Ernest Mandel on overproduction and overaccumulation

Jurriaan Bendien J.Bendien at
Tue Jan 14 11:22:52 MST 2003

The question of determining whether according to Marx, a crisis of
overproduction is first of all a crisis of overproduction of commodities or
a crisis of overproduction of capital is really meaningless in the framework
of Marx's economic analysis. The mass of commodities is but one specific
form of capital, commodity capital. Under capitalism, which is generalised
commodity production, no overproduction is possible which is not
simultaneously overproduction of commodities and overproduction of capital

Likewise, the question to know whether the crisis 'centres' on the sphere of
production or the sphere of circulation is largely meaningless. The crisis
is a disturbance (interruption) of the process of enlarged reproduction; and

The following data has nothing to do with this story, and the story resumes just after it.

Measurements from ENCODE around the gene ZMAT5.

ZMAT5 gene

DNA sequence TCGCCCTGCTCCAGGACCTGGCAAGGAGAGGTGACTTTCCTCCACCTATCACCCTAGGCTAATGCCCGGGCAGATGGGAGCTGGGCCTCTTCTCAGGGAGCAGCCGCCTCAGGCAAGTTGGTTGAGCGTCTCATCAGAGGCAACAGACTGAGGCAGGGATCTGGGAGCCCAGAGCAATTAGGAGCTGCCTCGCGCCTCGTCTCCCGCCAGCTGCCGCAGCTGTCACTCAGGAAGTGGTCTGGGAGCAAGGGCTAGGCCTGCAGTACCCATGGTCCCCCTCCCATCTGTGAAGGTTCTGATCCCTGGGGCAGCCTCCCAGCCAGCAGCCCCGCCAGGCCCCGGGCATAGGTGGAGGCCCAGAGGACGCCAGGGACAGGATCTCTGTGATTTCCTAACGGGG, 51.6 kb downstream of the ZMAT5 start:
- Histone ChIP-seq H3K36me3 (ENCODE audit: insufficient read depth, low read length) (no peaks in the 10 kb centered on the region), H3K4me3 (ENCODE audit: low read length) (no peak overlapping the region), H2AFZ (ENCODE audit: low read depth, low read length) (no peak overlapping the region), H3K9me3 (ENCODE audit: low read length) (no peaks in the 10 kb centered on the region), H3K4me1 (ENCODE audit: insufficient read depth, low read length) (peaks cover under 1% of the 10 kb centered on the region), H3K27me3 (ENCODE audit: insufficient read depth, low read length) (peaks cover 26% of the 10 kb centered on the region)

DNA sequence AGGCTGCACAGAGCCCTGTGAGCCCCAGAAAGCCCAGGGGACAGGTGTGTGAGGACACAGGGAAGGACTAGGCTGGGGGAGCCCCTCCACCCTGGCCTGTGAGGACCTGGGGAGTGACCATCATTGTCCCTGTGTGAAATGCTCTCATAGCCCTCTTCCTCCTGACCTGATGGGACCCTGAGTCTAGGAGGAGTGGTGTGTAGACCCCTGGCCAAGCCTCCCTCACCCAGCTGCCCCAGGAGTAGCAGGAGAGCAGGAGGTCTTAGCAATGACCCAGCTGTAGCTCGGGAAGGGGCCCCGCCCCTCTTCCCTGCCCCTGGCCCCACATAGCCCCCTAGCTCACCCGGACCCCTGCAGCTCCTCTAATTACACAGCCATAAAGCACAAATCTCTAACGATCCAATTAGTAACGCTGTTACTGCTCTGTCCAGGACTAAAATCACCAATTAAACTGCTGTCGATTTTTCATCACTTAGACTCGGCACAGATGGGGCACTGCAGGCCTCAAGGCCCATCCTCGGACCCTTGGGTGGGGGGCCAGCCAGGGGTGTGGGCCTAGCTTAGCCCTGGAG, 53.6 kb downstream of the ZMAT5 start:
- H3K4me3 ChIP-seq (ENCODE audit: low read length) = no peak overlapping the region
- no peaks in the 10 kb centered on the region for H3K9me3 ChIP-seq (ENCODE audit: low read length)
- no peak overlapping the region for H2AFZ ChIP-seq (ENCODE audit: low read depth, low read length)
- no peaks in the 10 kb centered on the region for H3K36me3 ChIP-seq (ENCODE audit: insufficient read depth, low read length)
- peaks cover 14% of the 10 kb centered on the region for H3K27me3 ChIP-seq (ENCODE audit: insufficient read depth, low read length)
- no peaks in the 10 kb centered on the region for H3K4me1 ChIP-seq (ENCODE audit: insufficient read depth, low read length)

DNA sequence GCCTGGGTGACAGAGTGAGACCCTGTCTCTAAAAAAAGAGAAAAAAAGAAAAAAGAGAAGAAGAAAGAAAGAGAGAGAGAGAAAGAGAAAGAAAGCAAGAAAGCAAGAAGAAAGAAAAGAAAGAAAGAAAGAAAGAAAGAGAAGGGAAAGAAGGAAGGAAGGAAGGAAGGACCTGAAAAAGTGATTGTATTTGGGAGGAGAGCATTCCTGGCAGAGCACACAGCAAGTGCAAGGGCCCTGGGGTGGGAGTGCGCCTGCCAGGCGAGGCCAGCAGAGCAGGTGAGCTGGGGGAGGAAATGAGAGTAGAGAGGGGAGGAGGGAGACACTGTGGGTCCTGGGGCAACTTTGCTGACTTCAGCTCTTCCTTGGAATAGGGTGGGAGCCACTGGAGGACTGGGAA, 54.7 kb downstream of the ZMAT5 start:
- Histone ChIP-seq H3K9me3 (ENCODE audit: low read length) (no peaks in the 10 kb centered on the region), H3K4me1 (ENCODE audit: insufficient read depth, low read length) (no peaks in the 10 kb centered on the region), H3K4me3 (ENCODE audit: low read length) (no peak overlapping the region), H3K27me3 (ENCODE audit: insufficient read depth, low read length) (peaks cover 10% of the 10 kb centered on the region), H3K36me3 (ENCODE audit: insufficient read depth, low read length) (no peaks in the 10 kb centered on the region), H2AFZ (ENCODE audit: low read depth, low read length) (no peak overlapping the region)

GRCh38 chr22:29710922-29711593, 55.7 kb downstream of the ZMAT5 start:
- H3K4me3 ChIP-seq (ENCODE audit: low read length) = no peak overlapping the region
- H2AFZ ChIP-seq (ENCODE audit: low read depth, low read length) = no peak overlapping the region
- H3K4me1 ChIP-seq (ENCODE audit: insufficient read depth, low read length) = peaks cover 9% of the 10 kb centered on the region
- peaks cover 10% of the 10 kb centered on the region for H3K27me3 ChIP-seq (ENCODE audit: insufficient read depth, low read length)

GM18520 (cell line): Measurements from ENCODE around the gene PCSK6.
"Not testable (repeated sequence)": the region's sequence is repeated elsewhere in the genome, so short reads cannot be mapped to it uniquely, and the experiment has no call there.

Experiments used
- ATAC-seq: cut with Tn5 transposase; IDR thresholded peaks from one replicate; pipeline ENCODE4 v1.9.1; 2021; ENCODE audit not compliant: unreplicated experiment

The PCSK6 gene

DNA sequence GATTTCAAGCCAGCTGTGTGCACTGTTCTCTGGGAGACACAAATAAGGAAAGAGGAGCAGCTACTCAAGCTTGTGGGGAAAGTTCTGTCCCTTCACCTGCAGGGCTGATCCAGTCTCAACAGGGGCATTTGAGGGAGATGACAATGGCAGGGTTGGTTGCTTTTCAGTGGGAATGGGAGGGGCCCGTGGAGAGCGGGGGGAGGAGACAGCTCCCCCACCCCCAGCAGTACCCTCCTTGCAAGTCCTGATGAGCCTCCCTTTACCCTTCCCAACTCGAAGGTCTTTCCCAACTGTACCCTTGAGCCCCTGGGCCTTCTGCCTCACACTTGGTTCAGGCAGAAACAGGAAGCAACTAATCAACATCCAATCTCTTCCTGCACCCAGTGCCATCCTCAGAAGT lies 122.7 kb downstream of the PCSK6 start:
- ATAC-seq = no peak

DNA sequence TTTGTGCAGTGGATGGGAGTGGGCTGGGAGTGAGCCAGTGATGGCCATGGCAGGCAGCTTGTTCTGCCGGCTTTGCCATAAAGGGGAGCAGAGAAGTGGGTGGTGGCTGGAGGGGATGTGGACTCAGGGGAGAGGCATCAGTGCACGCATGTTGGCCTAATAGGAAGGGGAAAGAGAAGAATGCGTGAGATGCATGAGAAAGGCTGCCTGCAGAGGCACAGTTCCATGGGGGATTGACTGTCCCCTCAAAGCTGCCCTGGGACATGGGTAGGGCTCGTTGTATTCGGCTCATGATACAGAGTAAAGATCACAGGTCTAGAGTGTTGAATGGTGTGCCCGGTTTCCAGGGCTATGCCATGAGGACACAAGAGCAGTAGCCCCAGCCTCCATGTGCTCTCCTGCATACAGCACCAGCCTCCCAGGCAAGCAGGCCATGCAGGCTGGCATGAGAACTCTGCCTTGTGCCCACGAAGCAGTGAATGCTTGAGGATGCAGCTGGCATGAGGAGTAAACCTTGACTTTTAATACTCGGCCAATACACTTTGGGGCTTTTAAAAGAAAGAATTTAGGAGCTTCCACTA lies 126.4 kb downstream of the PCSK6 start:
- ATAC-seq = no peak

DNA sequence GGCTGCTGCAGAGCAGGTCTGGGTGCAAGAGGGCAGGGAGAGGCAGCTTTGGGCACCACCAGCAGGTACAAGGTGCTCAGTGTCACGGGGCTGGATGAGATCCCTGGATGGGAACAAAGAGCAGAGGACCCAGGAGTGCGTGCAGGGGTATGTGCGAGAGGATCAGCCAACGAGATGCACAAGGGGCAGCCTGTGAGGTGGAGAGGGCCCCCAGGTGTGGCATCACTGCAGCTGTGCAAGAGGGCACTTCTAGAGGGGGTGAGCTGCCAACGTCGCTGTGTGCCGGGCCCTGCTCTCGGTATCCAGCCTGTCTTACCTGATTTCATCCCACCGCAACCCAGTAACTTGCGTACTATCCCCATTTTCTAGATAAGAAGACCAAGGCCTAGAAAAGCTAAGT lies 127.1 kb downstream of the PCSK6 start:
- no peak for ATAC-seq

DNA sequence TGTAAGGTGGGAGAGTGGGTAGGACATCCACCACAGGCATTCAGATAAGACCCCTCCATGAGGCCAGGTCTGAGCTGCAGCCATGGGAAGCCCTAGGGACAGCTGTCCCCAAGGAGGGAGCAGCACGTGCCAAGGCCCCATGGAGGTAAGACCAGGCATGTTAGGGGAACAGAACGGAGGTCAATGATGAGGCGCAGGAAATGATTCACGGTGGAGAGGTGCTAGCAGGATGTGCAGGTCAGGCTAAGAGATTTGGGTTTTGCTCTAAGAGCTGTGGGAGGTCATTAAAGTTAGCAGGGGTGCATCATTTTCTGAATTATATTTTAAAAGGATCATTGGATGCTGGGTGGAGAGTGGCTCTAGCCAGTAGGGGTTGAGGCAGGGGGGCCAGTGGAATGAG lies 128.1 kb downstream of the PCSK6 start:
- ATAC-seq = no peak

according to Marx, the process of reproduction is precisely a
(contradictory) unity of production and circulation. For capitalists, both
individually (as separate firms) and as the sum total of firms it is
irrelevant whether more surplus-value has actually been produced in the
process of production, if that surplus-value cannot be totally realised in
the process of circulation. Contrary to many economists, academic and
marxist alike, Marx explicitly rejected any Say-like illusion that
production more or less automatically finds is own market.

It is correct that in the last analysis, capitalist crises of overproduction
result from a downslide of the average rate of profit. But this does not
represent a variant of the 'monocausal' explanation of crises. It means
that, under capitalism, the fluctuations of the average rate of profit are
in a sense the seismograph of what happens in the system as a whole. So that
formula just refers back to the sum-total of partially independent
variables, whose interplay causes the fluctuations of the average rate of

- from the New Palgrave Dictionary of Economics.


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